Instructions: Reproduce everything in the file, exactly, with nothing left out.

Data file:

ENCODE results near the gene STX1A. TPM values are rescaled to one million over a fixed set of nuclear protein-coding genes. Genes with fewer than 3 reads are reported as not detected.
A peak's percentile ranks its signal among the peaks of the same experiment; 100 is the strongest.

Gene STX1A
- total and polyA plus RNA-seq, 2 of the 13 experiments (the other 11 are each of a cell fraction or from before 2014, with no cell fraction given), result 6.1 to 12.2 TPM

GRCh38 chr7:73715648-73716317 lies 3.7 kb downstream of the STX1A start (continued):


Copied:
ENCODE results near the gene STX1A. TPM values are rescaled to one million over a fixed set of nuclear protein-coding genes. Genes with fewer than 3 reads are reported as not detected.
A peak's percentile ranks its signal among the peaks of the same experiment; 100 is the strongest.

Gene STX1A
- total and polyA plus RNA-seq, 2 of the 13 experiments (the other 11 are each of a cell fraction or from before 2014, with no cell fraction given), result 6.1 to 12.2 TPM

GRCh38 chr7:73715648-73716317 lies 3.7 kb downstream of the STX1A start (continued):